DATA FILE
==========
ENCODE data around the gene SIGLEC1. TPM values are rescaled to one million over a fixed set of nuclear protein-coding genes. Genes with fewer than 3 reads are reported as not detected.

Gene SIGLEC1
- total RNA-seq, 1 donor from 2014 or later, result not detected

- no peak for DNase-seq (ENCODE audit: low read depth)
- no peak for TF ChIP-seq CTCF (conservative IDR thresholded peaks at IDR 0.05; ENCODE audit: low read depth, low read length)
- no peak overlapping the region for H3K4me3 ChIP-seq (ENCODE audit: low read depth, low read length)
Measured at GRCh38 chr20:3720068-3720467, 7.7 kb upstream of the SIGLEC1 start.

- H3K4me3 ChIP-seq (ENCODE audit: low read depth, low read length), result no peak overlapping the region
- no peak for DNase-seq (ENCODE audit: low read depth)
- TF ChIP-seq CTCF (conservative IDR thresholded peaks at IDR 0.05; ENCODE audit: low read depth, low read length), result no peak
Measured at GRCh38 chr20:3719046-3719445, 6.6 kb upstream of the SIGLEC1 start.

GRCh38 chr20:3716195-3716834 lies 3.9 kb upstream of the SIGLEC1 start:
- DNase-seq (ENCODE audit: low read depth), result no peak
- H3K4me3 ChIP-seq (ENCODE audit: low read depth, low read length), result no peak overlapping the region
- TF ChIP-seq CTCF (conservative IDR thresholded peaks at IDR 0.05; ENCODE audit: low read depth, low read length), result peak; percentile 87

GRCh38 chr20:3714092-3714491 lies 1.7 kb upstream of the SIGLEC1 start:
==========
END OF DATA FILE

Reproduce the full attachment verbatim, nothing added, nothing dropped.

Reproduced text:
ENCODE data around the gene SIGLEC1. TPM values are rescaled to one million over a fixed set of nuclear protein-coding genes. Genes with fewer than 3 reads are reported as not detected.

Gene SIGLEC1
- total RNA-seq, 1 donor from 2014 or later, result not detected

- no peak for DNase-seq (ENCODE audit: low read depth)
- no peak for TF ChIP-seq CTCF (conservative IDR thresholded peaks at IDR 0.05; ENCODE audit: low read depth, low read length)
- no peak overlapping the region for H3K4me3 ChIP-seq (ENCODE audit: low read depth, low read length)
Measured at GRCh38 chr20:3720068-3720467, 7.7 kb upstream of the SIGLEC1 start.

- H3K4me3 ChIP-seq (ENCODE audit: low read depth, low read length), result no peak overlapping the region
- no peak for DNase-seq (ENCODE audit: low read depth)
- TF ChIP-seq CTCF (conservative IDR thresholded peaks at IDR 0.05; ENCODE audit: low read depth, low read length), result no peak
Measured at GRCh38 chr20:3719046-3719445, 6.6 kb upstream of the SIGLEC1 start.

GRCh38 chr20:3716195-3716834 lies 3.9 kb upstream of the SIGLEC1 start:
- DNase-seq (ENCODE audit: low read depth), result no peak
- H3K4me3 ChIP-seq (ENCODE audit: low read depth, low read length), result no peak overlapping the region
- TF ChIP-seq CTCF (conservative IDR thresholded peaks at IDR 0.05; ENCODE audit: low read depth, low read length), result peak; percentile 87

GRCh38 chr20:3714092-3714491 lies 1.7 kb upstream of the SIGLEC1 start: